The playing field between taxis and ride-hailing services such as Uber and Grab is "not quite level", said Prime Minister Lee Hsien Loong yesterday, adding that the Government will look further into this.
The taxi sector is still subject to some extra rules - for example, cabbies must clock a minimum mileage daily and statutory requirements make operating taxis more expensive, he said.
"But then I remind the taxi drivers - you also enjoy some advantages. As drivers told me, they can 'sweep the floor'... that means you can pick up from the kerb. Uber and Grab cannot," he added.
"There are other advantages too. We will progressively sort all these things out. But I think we all know that we can't stop progress," he said at his National Day Rally.
He cited apps such as Uber and Grab as examples of how industries and jobs are being disrupted by technology and globalisation. He said that while Singapore must embrace disruption to stay ahead, it will help incumbents adapt.
Mr Lee said of Uber and Grab: "You open an app, it matches you to the nearest car... no need to book a cab by phone, no need to hail a cruising cab along the street." He said the apps also analyse travel patterns, and adjust fares to match supply and demand.
Despite the disruption these apps have caused worldwide, and the taxi industry saying its business has been hit, commuters are benefiting - "better service, more responsive, faster", he added.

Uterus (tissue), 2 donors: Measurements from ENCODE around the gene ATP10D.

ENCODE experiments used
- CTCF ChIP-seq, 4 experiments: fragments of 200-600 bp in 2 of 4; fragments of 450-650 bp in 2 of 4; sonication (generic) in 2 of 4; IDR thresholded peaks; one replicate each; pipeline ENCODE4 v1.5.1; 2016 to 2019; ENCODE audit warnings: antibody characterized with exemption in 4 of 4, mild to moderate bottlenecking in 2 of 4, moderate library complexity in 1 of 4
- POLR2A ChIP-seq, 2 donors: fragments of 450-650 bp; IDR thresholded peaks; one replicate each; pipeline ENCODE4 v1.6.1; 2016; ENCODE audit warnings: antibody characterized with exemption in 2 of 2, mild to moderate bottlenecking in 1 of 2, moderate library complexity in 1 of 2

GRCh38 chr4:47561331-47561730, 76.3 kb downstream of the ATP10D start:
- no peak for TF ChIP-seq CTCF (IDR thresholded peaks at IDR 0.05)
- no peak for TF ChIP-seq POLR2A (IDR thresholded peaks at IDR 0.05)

Noting that cabbies in cities such as London, Sydney and Jakarta have staged protests seeking the blockage of these new services, Mr Lee said Singapore could close itself off, ban Uber and Grab, and impose restrictions to protect the "old ways".
"But we will be left behind and our commuters will lose out, and our economy will suffer. The other way is to embrace change, let the disruption happen... but help the incumbents, and especially help the taxi drivers, to adapt to the changes."
Mr Lee said this is being done, by updating rules to foster fair competition, while protecting commuters, and requiring drivers - whether cabbies or those under Uber or Grab - to have proper insurance and clean records.
In April, new regulations were announced, requiring Uber and Grab drivers to obtain a vocational licence by the first half of next year. Cars used for private hire must also be registered and be marked with a decal for easy identification.
Mr Lee said he knows quite a few cabbies who are anxious about their livelihoods. He said he told cabbies at a grassroots event: "I said you can also drive for the other side. They said yes but we have to work hard. But they can still make a living."
Taxi drivers here have been level-headed about the competition and made useful recommendations to level the playing field, he said. Some also welcomed the competition, which has caused taxi firms to take drivers "more seriously", responding with better offers and new technology, he added.
Mr Lee said: "Even Uber and Grab are going to be disrupted, and the next round may be no drivers - driverless cars running a taxi service." Next year, Singapore will start a trial of driverless taxis in one-north.
National Taxi Association executive adviser Ang Hin Kee said requirements such as taxi availability standards - that require cabbies to clock a minimum mileage and ply the roads during peak hours - should be reviewed.
"The private-car hire services should adopt similar vehicle standards (as taxis) on safety and emissions," he added.